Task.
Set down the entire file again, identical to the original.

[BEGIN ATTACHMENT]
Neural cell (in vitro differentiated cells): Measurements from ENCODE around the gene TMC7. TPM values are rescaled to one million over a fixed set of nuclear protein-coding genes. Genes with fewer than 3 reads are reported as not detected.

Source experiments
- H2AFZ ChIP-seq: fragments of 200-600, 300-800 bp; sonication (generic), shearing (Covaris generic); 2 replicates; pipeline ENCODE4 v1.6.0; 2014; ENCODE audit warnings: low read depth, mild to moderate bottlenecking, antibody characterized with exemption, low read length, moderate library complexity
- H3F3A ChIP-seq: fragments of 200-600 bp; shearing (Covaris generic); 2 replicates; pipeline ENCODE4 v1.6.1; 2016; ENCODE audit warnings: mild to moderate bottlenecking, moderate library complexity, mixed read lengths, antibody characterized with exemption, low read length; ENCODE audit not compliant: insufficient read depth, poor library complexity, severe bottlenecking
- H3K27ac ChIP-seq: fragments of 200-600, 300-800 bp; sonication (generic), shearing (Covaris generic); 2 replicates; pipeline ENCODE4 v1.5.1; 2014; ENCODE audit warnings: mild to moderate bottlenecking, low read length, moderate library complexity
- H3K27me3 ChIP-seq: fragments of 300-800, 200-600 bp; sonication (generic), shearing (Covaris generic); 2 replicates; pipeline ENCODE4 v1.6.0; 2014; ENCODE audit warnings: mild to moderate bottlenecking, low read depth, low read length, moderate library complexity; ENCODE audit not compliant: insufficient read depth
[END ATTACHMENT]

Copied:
Neural cell (in vitro differentiated cells): Measurements from ENCODE around the gene TMC7. TPM values are rescaled to one million over a fixed set of nuclear protein-coding genes. Genes with fewer than 3 reads are reported as not detected.

Source experiments
- H2AFZ ChIP-seq: fragments of 200-600, 300-800 bp; sonication (generic), shearing (Covaris generic); 2 replicates; pipeline ENCODE4 v1.6.0; 2014; ENCODE audit warnings: low read depth, mild to moderate bottlenecking, antibody characterized with exemption, low read length, moderate library complexity
- H3F3A ChIP-seq: fragments of 200-600 bp; shearing (Covaris generic); 2 replicates; pipeline ENCODE4 v1.6.1; 2016; ENCODE audit warnings: mild to moderate bottlenecking, moderate library complexity, mixed read lengths, antibody characterized with exemption, low read length; ENCODE audit not compliant: insufficient read depth, poor library complexity, severe bottlenecking
- H3K27ac ChIP-seq: fragments of 200-600, 300-800 bp; sonication (generic), shearing (Covaris generic); 2 replicates; pipeline ENCODE4 v1.5.1; 2014; ENCODE audit warnings: mild to moderate bottlenecking, low read length, moderate library complexity
- H3K27me3 ChIP-seq: fragments of 300-800, 200-600 bp; sonication (generic), shearing (Covaris generic); 2 replicates; pipeline ENCODE4 v1.6.0; 2014; ENCODE audit warnings: mild to moderate bottlenecking, low read depth, low read length, moderate library complexity; ENCODE audit not compliant: insufficient read depth